A blurred vision.

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Most of the time I am okay with it, the fact that we will never have a son. I am so in love with our little family of four girls that it seems obvious that we were always supposed to be together, and a boy in the mix would seem out of place. I longed for a son, I expected a son, I dreamed of a son. Four times out of four, I was instead blessed with a daughter.

I have learned that it’s not an either/or situation, this mourning. I can be sad that I never met our son, while still being absolutely content with our family ‘as-is’. We know we are done with babies, and in making that decision, I had to come to terms with giving up the idea of ever meeting this almost-son. Most of the time it doesn’t phase me at all.


But sometimes, I find a picture of Thomas as a little boy, and I just can’t believe that the son we welcomed never showed up. “He would have looked like this” I think, knowing that that is irrational. I have no idea what our son would have looked like, any more than I know what my girls will be like as adults.


Expectation is a tough thing to let go of though, and if nothing else, parenthood has given my a lot of practice in just that. Letting go of what I thought I could control, what I thought I wanted, where I thought this journey would take us.


His name would have been Thomas Samuel, the 6th or 7th Thomas on Tom’s side, the name handed down generation after generation. After some deliberation about what to do about the tradition (offer to let a cousin take over if they have a boy, save the name in case we are able to adopt some day, change one of the girls names to Thomasina*) Tom finally decided to hold onto the name. “Maybe someday one of the girls will choose to name their son Thomas. I guess I better work on being the best dad ever, so they want to use it, huh?”


Girls, I hope someday you read this and know that A) I would not trade you for all the tiny boys in the world, and B) if you have a son, I will probably call him Thomas even if you name him something else, so save yourself the confusion. I’m calling dibs on naming your babies, decades before they are born. I’m really going to enjoy being a crazy grandma.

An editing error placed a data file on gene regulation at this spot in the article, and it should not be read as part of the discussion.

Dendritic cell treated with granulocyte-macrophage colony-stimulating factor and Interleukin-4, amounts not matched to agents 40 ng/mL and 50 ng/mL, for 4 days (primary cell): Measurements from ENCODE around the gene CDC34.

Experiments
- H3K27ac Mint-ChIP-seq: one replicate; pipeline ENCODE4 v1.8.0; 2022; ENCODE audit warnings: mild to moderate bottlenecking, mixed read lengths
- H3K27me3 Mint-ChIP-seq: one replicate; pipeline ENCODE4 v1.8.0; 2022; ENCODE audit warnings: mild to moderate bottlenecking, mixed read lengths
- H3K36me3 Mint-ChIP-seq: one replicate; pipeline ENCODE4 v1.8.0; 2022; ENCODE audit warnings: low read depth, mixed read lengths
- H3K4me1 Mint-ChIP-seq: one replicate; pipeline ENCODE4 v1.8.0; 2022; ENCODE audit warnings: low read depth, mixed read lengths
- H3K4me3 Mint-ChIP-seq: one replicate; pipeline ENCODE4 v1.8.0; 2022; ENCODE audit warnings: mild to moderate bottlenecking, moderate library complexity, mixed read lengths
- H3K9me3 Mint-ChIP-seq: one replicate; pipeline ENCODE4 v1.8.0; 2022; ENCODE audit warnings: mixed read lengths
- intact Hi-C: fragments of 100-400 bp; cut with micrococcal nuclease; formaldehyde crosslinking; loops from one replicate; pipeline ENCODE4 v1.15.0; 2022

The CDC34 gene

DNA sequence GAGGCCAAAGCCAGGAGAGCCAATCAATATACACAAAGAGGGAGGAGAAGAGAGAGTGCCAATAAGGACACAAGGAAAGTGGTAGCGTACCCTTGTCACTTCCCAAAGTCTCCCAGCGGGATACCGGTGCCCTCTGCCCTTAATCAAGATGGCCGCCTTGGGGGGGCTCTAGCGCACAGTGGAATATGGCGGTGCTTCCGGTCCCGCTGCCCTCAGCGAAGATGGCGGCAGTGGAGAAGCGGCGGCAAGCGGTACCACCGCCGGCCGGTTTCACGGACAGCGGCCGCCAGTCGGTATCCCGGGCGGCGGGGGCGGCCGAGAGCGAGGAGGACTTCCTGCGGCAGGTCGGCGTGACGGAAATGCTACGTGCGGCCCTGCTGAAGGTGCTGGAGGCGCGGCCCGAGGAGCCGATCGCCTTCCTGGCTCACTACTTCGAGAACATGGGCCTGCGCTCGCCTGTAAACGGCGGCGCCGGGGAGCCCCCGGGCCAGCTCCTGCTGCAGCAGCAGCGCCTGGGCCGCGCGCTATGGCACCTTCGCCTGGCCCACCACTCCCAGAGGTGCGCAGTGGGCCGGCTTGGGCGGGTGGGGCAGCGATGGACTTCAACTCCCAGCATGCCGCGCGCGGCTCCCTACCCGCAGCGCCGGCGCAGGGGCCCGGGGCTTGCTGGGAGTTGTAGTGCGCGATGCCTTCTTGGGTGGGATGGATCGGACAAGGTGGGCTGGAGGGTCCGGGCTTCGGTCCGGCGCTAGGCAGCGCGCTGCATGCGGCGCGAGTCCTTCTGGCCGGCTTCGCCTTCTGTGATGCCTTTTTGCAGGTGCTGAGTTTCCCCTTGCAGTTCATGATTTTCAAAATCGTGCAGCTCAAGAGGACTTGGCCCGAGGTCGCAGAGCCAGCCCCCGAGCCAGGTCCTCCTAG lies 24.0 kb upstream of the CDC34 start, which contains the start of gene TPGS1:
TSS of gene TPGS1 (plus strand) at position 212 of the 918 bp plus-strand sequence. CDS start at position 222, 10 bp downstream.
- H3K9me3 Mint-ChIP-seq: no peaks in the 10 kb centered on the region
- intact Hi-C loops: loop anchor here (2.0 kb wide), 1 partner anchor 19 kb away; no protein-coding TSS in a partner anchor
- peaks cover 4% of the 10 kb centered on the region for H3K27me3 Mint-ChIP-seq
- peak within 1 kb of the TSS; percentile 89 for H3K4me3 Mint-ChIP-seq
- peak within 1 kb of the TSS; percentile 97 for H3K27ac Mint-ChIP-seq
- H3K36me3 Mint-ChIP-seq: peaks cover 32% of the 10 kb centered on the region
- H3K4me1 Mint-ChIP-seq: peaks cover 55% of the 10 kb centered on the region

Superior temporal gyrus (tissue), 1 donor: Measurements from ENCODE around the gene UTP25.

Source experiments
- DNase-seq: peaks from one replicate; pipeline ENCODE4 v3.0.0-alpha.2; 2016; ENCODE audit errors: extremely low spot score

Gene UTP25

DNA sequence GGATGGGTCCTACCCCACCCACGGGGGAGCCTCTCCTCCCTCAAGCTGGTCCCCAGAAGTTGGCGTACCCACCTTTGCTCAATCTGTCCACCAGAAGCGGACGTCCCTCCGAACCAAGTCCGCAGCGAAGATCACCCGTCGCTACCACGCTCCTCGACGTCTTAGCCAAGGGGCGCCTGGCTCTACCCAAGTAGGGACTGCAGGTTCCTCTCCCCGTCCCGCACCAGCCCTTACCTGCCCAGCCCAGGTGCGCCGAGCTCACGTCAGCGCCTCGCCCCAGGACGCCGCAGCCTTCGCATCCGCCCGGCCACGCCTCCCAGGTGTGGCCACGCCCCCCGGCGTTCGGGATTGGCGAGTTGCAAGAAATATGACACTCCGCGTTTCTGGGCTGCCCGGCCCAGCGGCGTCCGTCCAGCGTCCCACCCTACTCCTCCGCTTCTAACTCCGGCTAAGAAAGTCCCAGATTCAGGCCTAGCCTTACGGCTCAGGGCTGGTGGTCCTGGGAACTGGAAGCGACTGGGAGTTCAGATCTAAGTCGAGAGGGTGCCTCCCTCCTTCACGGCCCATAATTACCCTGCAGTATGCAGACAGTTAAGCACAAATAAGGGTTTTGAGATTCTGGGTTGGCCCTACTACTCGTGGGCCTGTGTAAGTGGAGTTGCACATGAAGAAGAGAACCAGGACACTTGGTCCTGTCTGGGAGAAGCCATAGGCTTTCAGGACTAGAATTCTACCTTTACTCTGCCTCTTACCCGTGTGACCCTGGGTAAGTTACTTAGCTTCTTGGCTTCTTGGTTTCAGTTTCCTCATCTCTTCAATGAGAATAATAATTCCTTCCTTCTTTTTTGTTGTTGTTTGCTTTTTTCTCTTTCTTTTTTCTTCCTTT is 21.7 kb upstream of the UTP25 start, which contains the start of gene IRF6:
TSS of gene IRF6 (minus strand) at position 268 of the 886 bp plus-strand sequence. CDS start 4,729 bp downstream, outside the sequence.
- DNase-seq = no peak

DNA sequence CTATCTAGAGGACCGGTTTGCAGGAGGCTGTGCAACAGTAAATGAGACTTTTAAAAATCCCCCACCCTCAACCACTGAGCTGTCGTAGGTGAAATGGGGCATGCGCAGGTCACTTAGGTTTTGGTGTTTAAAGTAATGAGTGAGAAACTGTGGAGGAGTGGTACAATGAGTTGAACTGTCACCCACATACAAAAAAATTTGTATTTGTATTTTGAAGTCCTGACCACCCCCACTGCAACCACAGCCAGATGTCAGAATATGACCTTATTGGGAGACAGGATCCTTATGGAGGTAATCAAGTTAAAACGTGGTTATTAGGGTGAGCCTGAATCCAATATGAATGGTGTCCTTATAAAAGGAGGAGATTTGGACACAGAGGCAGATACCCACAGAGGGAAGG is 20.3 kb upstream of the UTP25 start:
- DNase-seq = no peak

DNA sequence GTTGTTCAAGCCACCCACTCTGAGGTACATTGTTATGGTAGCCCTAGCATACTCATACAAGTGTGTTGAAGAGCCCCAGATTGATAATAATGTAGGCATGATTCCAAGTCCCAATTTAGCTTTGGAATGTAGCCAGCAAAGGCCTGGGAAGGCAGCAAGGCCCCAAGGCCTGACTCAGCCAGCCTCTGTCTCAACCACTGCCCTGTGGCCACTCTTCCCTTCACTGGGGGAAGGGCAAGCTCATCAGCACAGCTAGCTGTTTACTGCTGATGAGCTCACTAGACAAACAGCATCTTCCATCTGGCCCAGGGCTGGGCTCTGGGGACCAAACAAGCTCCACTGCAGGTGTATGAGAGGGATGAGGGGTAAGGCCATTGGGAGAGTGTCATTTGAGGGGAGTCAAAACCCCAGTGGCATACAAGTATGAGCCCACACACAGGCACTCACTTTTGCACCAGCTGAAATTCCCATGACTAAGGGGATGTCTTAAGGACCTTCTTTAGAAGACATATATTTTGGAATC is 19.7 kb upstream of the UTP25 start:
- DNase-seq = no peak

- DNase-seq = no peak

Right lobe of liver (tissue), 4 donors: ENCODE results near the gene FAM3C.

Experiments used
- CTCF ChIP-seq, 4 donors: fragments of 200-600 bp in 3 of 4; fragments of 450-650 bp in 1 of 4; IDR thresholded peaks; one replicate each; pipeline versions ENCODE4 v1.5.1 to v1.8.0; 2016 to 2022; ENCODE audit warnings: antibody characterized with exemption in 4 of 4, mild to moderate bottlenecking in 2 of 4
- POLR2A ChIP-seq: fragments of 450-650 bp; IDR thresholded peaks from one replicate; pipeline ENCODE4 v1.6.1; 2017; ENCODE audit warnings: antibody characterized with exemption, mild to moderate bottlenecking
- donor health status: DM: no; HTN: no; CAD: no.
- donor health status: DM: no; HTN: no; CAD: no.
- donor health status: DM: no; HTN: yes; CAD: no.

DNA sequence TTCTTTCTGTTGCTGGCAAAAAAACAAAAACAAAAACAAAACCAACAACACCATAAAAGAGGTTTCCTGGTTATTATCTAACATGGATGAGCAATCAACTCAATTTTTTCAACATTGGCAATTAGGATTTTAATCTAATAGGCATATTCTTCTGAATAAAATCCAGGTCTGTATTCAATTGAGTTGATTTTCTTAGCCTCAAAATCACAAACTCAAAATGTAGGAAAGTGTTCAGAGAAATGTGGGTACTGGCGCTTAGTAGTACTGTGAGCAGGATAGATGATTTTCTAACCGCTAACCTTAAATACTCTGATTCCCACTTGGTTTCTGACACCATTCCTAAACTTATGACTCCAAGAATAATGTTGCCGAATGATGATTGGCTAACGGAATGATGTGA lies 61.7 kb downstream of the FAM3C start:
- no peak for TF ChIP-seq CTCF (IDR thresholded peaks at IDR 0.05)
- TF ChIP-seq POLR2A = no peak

*Thomasina was never really an option, because I do not dislike my kids. Apologies to the Thomasina’s out there. I hope you go by Tommy or Tamsin, because that is actually pretty cute.

2 Responses to A blurred vision.

  1. Michele says:

    From the posts, I think Tom has a pretty good chance of one of his daughters using his name. It would be ironic if you ended up with all grandsons and each of the girls named one of their sons “Thomas”.

    I have the reverse of your situation, all boys. Girl name picked out from the time DH and I were dating based on his grandmother and my great-great-aunt. It took a little while to accept that I will not have that child but know that I wouldn’t trade my boys for anything. And naming one of them a version of Emma (Emmo?) was NOT an option 😉

  2. Jenna says:

    You know, for reasons of my own, this hits me in soft spots.

    My Dad was Donald Van, not after his father, but after his dad’s uncle who died in WWII. My brother caries the Van now as well, and I imagine, if my brother is blessed with any sons, they will as well.

    Names can skip around a bit. And the love you have for your family will permeate through those generations.

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